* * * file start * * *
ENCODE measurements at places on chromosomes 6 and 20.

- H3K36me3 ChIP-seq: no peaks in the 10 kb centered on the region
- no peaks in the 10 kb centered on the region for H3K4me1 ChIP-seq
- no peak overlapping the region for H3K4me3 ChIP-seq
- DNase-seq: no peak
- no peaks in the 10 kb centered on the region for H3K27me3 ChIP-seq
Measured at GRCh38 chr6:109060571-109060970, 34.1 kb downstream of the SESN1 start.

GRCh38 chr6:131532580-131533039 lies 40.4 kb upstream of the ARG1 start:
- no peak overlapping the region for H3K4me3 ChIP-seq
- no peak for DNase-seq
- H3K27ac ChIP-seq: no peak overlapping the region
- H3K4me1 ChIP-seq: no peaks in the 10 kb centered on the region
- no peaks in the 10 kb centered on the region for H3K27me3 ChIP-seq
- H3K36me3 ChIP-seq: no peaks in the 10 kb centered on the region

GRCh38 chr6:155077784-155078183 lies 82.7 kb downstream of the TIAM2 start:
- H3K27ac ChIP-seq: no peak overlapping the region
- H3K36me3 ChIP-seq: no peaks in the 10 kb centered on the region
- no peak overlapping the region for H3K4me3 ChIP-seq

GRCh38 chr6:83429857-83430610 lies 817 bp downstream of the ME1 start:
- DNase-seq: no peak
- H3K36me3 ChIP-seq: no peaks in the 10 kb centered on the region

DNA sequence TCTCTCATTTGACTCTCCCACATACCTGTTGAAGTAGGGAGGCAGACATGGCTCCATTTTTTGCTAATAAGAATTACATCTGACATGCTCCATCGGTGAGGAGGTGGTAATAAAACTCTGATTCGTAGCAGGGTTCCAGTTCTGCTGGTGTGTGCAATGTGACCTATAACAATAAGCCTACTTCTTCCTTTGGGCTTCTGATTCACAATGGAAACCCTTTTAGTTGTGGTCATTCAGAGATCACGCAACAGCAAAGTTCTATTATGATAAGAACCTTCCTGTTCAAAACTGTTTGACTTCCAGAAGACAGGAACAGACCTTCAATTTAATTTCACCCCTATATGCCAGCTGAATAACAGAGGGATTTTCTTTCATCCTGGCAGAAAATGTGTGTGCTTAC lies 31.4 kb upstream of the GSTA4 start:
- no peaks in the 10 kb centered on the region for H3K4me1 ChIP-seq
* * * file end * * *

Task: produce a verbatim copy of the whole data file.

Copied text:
ENCODE measurements at places on chromosomes 6 and 20.

- H3K36me3 ChIP-seq: no peaks in the 10 kb centered on the region
- no peaks in the 10 kb centered on the region for H3K4me1 ChIP-seq
- no peak overlapping the region for H3K4me3 ChIP-seq
- DNase-seq: no peak
- no peaks in the 10 kb centered on the region for H3K27me3 ChIP-seq
Measured at GRCh38 chr6:109060571-109060970, 34.1 kb downstream of the SESN1 start.

GRCh38 chr6:131532580-131533039 lies 40.4 kb upstream of the ARG1 start:
- no peak overlapping the region for H3K4me3 ChIP-seq
- no peak for DNase-seq
- H3K27ac ChIP-seq: no peak overlapping the region
- H3K4me1 ChIP-seq: no peaks in the 10 kb centered on the region
- no peaks in the 10 kb centered on the region for H3K27me3 ChIP-seq
- H3K36me3 ChIP-seq: no peaks in the 10 kb centered on the region

GRCh38 chr6:155077784-155078183 lies 82.7 kb downstream of the TIAM2 start:
- H3K27ac ChIP-seq: no peak overlapping the region
- H3K36me3 ChIP-seq: no peaks in the 10 kb centered on the region
- no peak overlapping the region for H3K4me3 ChIP-seq

GRCh38 chr6:83429857-83430610 lies 817 bp downstream of the ME1 start:
- DNase-seq: no peak
- H3K36me3 ChIP-seq: no peaks in the 10 kb centered on the region

DNA sequence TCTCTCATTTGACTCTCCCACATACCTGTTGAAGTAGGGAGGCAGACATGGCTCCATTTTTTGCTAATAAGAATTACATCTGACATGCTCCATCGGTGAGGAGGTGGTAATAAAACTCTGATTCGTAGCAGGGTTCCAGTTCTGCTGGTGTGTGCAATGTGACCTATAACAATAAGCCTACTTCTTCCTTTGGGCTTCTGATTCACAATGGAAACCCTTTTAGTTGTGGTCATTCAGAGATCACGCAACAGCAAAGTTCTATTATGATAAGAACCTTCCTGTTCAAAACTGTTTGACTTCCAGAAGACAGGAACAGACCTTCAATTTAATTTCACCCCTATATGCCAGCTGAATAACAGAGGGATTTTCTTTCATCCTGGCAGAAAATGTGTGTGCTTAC lies 31.4 kb upstream of the GSTA4 start:
- no peaks in the 10 kb centered on the region for H3K4me1 ChIP-seq